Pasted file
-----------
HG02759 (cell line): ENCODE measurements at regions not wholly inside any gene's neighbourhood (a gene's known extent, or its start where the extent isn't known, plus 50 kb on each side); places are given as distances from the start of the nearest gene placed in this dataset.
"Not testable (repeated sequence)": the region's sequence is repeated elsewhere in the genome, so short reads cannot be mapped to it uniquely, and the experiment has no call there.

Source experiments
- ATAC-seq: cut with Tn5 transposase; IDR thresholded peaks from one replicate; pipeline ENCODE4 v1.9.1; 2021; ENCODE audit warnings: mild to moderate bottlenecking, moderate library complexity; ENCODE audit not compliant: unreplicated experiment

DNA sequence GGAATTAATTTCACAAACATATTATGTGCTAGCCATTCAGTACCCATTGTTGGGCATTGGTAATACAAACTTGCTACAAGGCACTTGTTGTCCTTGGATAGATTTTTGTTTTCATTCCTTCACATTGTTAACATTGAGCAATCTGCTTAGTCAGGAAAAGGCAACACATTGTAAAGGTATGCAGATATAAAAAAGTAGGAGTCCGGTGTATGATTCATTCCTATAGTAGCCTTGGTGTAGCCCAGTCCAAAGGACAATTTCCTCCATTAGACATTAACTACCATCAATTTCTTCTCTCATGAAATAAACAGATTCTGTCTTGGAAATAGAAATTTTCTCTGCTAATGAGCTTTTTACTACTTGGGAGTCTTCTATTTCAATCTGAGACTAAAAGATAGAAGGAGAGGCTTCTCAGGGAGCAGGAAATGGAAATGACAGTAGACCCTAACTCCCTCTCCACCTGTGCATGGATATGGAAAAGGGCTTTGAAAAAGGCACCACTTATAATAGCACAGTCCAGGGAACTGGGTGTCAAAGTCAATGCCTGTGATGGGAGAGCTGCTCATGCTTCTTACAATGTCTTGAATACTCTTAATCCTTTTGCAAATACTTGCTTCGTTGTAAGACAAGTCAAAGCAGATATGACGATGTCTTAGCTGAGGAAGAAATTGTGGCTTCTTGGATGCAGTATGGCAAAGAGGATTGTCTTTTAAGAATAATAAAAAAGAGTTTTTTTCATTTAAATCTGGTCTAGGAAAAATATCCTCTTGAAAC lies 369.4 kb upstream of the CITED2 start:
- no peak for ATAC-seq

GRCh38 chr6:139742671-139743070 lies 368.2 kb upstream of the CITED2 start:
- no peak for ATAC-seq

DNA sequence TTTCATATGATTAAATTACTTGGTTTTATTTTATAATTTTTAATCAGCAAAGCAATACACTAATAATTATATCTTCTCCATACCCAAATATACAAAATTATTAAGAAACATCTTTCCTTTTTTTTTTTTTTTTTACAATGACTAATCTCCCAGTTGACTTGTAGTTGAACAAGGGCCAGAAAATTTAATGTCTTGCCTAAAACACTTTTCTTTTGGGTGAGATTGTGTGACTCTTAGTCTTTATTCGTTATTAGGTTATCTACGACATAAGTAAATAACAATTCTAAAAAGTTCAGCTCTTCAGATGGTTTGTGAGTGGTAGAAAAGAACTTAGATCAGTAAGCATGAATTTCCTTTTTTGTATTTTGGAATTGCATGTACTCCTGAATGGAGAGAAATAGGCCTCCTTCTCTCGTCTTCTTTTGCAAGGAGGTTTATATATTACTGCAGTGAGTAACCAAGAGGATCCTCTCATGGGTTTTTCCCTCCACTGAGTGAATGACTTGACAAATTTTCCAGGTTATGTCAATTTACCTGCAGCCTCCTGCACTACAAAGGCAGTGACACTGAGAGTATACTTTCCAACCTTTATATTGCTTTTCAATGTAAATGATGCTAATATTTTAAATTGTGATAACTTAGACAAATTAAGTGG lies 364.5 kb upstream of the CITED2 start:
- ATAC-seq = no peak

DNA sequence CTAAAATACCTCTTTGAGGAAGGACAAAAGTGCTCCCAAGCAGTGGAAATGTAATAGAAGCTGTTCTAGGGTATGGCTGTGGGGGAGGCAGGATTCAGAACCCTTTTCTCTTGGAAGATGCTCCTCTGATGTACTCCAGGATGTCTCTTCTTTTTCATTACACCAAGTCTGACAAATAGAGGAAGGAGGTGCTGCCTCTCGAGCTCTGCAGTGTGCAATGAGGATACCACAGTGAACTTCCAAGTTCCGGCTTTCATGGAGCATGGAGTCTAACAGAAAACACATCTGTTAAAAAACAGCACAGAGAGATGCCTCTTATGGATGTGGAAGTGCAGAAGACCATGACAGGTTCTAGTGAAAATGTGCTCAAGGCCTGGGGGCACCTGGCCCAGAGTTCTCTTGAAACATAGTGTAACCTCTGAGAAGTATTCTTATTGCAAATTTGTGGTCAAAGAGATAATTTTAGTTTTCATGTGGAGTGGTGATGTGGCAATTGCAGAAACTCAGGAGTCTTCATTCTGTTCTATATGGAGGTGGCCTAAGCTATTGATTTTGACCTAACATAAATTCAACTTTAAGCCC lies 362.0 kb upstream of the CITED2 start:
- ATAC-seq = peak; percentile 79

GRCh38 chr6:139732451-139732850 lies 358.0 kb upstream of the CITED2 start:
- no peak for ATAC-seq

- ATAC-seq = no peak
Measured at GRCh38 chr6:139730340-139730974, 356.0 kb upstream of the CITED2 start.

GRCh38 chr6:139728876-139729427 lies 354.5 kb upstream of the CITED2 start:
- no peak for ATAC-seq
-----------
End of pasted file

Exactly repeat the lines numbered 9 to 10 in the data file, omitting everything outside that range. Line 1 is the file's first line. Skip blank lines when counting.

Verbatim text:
DNA sequence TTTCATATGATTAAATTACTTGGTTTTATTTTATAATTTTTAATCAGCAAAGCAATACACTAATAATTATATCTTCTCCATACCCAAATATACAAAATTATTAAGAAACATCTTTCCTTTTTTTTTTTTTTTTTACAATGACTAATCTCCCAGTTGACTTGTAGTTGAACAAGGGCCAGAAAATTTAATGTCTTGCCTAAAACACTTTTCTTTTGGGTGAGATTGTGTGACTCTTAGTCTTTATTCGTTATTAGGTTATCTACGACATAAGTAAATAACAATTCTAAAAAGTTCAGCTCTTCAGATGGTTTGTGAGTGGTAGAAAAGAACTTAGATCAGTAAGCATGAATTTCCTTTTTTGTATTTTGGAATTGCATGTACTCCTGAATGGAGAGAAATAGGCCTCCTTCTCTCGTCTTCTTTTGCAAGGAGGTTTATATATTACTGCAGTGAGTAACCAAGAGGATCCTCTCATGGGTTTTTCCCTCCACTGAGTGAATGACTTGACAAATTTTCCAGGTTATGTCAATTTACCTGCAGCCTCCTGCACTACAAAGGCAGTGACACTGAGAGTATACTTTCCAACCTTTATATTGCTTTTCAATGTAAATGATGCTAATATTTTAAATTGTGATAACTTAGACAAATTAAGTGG lies 364.5 kb upstream of the CITED2 start:
- ATAC-seq = no peak